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The older man was feeling his age. It had been years, decades even, since he’d grappled his way onto the world stage, launching his tenterhooks at a small property and, once it was his, enlarging his domain until he’d built an empire of his own.
He was rich and Republican, had a staff of thousands and an audience of millions, and yet something was wanting. He craved attention, demanded it, but could never quite get enough. Thin-skinned and insecure, he would fly off the handle at a hint of disapproval — not least from his children, whose relationship with their patriarch was more troubled than many knew.
His daughter, unlike him, was cool and collected; she rarely unleashed her demons, if she had any at all. She was on the ice-blue edge of the spectrum, whereas he was molten hot; if he was all id, she was all superego. People thought she needed him, but in truth he needed her, and when she couldn’t always be available for him, he turned to the next best thing, a young man who could.
The fellow was in his 20s when they met, but passed for much younger. Soft-spoken and cerebral, he was as classy as the old man was crude. People called him a boy wonder, but the wonder was that he’d ever been a boy at all, so mature did he seem.
The old man admired him, and yet secretly feared him, too. One was the sorcerer, the other the apprentice; so why did the apprentice seem to confuse their roles? Love and envy began to jostle for space, until nothing but envy remained, and then it was clear the apprentice had to go.
I’m talking about Louis B. Mayer and Irving Thalberg, of course, whatever similarities you might have detected to the current White House occupants.
Mayer was the founder of Hollywood’s most storied studio, MGM; Thalberg, the bright young thing he brought in to help him run it. Together they achieved exceptional success until greed and jealousy tore them apart.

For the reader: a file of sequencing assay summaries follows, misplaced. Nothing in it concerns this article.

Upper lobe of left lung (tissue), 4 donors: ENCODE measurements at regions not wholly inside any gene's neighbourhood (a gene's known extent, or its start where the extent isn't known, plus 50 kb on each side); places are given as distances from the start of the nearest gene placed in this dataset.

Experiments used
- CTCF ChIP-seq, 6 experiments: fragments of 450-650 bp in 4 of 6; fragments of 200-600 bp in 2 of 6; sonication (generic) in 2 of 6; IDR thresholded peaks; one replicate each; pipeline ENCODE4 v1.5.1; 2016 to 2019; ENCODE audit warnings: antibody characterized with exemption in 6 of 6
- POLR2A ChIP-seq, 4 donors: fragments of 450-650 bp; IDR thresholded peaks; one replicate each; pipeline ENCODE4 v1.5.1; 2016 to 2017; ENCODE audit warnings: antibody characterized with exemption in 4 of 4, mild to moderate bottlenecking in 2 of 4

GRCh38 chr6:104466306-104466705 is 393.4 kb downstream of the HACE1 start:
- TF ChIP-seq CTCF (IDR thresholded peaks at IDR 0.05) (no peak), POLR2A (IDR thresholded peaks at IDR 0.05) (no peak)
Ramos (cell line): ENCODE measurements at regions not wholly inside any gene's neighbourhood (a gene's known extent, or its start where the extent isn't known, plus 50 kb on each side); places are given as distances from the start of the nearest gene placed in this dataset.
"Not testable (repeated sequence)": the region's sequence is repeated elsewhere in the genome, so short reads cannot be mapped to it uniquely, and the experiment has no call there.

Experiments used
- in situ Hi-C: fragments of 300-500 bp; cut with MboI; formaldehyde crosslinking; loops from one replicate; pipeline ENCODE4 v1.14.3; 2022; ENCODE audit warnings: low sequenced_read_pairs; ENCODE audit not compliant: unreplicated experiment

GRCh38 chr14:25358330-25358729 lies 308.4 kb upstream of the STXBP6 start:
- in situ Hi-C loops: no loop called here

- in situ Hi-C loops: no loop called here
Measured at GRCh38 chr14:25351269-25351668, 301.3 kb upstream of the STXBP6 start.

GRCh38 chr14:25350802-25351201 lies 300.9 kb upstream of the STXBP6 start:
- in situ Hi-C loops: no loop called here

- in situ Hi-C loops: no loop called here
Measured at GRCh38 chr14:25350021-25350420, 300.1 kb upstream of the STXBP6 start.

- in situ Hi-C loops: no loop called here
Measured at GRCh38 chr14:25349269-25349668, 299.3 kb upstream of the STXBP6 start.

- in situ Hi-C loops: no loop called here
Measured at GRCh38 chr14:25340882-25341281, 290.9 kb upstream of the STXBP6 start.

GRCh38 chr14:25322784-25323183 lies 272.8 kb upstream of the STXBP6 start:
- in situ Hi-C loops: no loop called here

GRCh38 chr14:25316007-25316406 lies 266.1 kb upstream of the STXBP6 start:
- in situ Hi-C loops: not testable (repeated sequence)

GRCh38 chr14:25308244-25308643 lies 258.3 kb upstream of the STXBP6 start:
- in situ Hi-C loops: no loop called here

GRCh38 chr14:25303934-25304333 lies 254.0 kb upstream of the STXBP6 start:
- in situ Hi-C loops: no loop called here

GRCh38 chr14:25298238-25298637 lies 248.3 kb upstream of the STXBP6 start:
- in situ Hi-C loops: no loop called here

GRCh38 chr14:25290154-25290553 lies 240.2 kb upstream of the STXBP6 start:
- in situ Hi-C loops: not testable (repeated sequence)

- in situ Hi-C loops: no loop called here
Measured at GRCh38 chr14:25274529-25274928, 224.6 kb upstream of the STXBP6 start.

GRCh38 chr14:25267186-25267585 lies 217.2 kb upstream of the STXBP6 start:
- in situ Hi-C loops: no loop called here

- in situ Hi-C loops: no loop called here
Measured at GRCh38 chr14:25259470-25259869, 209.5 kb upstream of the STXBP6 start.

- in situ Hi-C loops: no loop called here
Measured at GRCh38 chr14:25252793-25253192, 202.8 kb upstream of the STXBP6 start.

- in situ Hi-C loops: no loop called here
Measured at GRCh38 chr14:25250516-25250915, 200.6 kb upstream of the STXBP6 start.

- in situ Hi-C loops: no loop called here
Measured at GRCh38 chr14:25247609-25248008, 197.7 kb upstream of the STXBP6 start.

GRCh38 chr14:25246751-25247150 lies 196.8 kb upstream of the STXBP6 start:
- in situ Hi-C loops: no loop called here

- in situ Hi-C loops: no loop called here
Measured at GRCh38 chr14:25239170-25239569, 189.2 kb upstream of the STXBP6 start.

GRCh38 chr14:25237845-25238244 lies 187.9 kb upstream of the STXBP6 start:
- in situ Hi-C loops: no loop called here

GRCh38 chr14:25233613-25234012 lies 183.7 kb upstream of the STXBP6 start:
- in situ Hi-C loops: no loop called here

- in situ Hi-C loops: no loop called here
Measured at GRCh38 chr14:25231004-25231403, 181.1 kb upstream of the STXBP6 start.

A former scrap metal dealer, Mayer bought a burlesque house and transformed it into a theater, leading to his ownership of a chain of New England cinemas. He was an entrepreneur to the core, a gambler who risked it all to buy the rights to 1915’s The Birth of a Nation — “I pawned everything I owned — my house, my insurance, even my wife’s wedding ring,” he recalled — then puffed at the embers of that sensation until he’d grown the fire of MGM. He was Trumpian before Trump, a media mogul before the words “media” and “mogul” had pervaded the vernacular.
Thalberg was his opposite. Sickly as a child, with a heart defect that later would lead to his premature death, he got his break when he was barely out of his teens, working as a secretary to Carl Laemmle, the head of Universal, and then skyrocketing up thanks to his “astonishing way of making decisions,” as David Thomson writes in The New Republic.
When Thalberg joined Mayer, the older man “dreamed for a moment that Irving might be a perfect match for one of his daughters.” That was Irene, the worldly-wise woman who later married David O. Selznick and produced Broadway’s A Streetcar Named Desire. “But then he sighed,” Thomson continues, “recollecting the common wisdom that the kid wouldn’t see past thirty.”
In fact, Thalberg not only saw past 30, he survived to the age of 37, though his relationship with Mayer didn’t.
Their double-act of legerdemain — the perfect pairing of sorcerer and apprentice — foundered on the shoals of envy and mistrust. In 1933, Thalberg was banished as MGM’s head of production; he died three years later.